Brother's teasing before mosque shooting proved prophetic

12:25 pm on 21 March 2019

Aya Al-Umari recalls her brother Hussein as he was in life - arms wide open, wrapping her in a hug.

She wonders now if that moment was a prophecy, if her brother somehow knew it was the last time they'd see each other. Or maybe he was just teasing her, like he always did.

Whatever the whole thing meant, Aya Al-Umari likes to believe it was her brother's way of saying goodbye.

This photo provided by Aya Al-Umari shows Hussein Al-Umari and his sister, Aya Al-Umari, in early 2018. Hussein, left, 35, was killed in the Al Noor mosque attack in Christchurch, New Zealand, on Friday, March 15, 2019. (Aya Al-Umari via AP)

Hussein Al-Umari and his sister, Aya Al-Umari, in early 2018. Photo: Associated Press

On Monday, she was left wondering where Hussein was. Like most families who lost loved ones in the attacks, she was still waiting for her brother's body to be released. The wait has been made more painful by the fact that Islamic law calls for bodies to be cleansed and buried as soon as possible after death, usually within 24 hours.

"It's very unsettling not knowing what's going on. If you just let me know - is he still in the mosque? Is he in a fridge? Where is he?" she said. "I understand the police need to do their job because it's a crime scene, but you need to communicate with the families."

For now, she comforts herself with memories of Hussein the way he was in life: arms wide open, wrapping her in a hug. Teasing her about a T-shirt that she clings to as a symbol of their final farewell.

It was Thursday, the evening before a white supremacist killed 35-year-old Hussein along with 49 others in a terror attack in Christchurch. Hussein had joined his sister Aya and their parents for dinner and he was fixated on Aya's new shirt.

It was just a simple cream-coloured T-shirt - on the front were three words: "See You Bye."

Every time she passed him, he'd say "hey, that's a nice top".

He'd always delighted in teasing her. One time when they were visiting Malaysia as kids, he had given her some candy that he assured her was smooth and sweet. When she put it in her mouth, she quickly realized he'd tricked her. It was popping candy, which instantly began to fizz and spark on her tongue. She shrieked. He laughed.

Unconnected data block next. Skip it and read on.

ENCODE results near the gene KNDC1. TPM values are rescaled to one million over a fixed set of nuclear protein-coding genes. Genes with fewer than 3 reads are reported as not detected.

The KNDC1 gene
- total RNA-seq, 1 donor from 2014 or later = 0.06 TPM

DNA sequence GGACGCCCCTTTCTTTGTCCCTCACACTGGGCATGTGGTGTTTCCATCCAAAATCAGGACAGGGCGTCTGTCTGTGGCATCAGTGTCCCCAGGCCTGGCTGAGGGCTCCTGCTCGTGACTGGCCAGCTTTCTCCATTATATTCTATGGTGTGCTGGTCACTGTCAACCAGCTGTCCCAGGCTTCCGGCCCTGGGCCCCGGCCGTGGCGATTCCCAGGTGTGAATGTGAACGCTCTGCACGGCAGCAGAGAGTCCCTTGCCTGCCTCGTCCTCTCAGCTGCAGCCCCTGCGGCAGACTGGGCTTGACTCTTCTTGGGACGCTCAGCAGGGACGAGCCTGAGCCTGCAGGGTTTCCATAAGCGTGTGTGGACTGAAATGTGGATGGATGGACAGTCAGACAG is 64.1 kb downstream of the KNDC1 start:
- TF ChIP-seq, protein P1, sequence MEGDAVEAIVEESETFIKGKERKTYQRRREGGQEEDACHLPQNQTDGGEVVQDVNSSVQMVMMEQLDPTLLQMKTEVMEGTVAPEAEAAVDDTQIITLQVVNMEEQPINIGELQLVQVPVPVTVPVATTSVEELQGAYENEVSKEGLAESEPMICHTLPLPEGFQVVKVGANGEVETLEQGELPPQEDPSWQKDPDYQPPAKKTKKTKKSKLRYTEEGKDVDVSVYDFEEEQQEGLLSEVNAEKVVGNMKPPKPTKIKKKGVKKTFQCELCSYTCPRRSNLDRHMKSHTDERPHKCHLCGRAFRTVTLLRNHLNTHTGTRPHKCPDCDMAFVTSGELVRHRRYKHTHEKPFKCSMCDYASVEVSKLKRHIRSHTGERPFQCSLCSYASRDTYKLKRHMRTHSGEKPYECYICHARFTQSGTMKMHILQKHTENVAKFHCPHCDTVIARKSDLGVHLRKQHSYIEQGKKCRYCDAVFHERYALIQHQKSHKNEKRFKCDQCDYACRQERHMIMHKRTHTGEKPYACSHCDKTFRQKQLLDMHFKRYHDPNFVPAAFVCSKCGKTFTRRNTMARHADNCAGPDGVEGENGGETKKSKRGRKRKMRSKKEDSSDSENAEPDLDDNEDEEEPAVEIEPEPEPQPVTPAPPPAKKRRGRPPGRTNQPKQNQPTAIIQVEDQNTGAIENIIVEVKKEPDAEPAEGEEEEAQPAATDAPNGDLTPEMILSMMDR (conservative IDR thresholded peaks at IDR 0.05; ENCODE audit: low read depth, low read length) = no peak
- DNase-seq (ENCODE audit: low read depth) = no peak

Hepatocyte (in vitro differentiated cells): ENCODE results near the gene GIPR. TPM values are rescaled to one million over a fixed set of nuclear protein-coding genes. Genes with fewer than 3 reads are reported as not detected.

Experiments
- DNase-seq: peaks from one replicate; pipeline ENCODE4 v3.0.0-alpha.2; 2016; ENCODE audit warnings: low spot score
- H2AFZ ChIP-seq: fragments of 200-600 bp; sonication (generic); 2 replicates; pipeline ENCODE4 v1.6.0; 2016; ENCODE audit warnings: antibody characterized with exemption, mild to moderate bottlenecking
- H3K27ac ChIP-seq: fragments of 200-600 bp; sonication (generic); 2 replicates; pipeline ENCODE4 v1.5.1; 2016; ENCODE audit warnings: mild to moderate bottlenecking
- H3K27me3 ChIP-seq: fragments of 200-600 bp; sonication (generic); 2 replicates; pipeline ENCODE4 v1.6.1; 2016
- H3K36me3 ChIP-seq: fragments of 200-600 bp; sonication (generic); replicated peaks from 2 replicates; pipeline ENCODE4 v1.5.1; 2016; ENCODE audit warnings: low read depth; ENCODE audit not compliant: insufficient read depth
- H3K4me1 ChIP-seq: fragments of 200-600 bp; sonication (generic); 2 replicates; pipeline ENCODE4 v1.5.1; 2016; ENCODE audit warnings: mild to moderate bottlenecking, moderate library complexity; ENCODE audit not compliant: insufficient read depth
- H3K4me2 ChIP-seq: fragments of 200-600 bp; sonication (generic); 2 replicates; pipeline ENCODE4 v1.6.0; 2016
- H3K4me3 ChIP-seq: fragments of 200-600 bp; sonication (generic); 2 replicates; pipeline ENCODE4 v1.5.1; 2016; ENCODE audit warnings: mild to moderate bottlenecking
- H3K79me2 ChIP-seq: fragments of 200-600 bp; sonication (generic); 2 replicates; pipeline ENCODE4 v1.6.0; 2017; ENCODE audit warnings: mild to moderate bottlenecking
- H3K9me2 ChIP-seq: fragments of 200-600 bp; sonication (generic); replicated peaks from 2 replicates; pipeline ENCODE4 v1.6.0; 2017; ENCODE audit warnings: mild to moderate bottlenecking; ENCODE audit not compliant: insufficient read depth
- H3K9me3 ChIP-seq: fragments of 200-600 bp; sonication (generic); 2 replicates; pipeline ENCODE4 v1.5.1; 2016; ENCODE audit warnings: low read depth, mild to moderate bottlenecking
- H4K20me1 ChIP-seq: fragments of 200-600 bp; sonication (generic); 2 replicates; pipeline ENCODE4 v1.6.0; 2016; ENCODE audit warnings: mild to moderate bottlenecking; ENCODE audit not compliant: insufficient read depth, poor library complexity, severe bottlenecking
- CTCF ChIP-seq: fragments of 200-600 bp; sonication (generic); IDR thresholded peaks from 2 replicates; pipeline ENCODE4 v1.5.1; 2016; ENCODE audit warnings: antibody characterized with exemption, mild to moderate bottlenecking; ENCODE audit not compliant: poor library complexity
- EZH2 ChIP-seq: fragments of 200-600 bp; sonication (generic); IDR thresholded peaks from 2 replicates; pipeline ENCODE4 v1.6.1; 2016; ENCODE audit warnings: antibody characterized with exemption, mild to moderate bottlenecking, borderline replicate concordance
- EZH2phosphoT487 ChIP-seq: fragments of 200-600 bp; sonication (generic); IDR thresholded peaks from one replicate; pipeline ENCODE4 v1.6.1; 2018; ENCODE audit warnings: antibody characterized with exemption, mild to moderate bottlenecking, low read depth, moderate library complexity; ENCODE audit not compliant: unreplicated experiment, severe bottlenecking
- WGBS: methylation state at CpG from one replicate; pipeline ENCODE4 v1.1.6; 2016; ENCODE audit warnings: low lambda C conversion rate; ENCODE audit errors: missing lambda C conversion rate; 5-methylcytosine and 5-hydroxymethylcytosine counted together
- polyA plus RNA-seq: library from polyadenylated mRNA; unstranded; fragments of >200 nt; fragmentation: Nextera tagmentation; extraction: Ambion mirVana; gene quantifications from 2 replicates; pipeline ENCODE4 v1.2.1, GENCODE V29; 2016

When Hussein left her house on Thursday night, she was busy. She didn't get the chance to hug him goodbye, or say the words out loud.

The next day was a nightmare. Hussein, who worked in the tourism industry, was between jobs, which left him free to attend Friday prayers at Al Noor mosque. He died there, one of 50 people whose lives were cut short that day.

On Friday night, Aya returned home and saw the shirt lying on a chair. She looked at the words, "See You Bye." She thought of Hussein. Maybe he'd had a premonition.

Aya Al-Umari wears the T-shirt that her brother, Hussein Al-Umari, 35, teased her about the last time she saw him, before he was killed on March 15 in the attack at the Al Noor mosque in Christchurch, New Zealand, Tuesday, March 19, 2019. (AP Photo/Juliet Williams)

Aya Al-Umari wears the t-shirt that her brother, Hussein Al-Umari, 35, teased her about the last time she saw him. Photo: Associated Press

She alternates between laughter and tears when she thinks of him now.

The two of them moved from Abu Dhabi to Christchurch in 1997, and had settled comfortably into their new lives in the peaceful green country. Hussein, an exercise enthusiast, loved taking long walks, sometimes several times a day.

He also loved to travel, most recently to the seaside South Island city of Nelson. He'd created a video blog of his adventures; Aya had been impressed by how polished the video was.

When she remembers Hussein, she pictures him with his arms wide open, ready to wrap her in an embrace. He'd always been a hugger. Even after a long day, when she just wanted to go to bed, he insisted on giving her a squeeze first.

- AP